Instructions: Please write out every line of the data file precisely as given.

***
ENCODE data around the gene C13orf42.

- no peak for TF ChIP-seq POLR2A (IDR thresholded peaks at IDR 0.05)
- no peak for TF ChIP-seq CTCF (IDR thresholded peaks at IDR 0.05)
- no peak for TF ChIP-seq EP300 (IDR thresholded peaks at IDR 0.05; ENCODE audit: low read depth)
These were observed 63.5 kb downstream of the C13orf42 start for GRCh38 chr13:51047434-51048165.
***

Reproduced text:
ENCODE data around the gene C13orf42.

- no peak for TF ChIP-seq POLR2A (IDR thresholded peaks at IDR 0.05)
- no peak for TF ChIP-seq CTCF (IDR thresholded peaks at IDR 0.05)
- no peak for TF ChIP-seq EP300 (IDR thresholded peaks at IDR 0.05; ENCODE audit: low read depth)
These were observed 63.5 kb downstream of the C13orf42 start for GRCh38 chr13:51047434-51048165.